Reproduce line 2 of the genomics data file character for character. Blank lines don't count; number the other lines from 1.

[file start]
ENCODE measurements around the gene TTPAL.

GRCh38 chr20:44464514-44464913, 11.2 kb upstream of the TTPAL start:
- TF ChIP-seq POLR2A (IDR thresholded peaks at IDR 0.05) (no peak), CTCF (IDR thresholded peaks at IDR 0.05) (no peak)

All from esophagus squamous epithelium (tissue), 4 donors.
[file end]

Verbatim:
GRCh38 chr20:44464514-44464913, 11.2 kb upstream of the TTPAL start: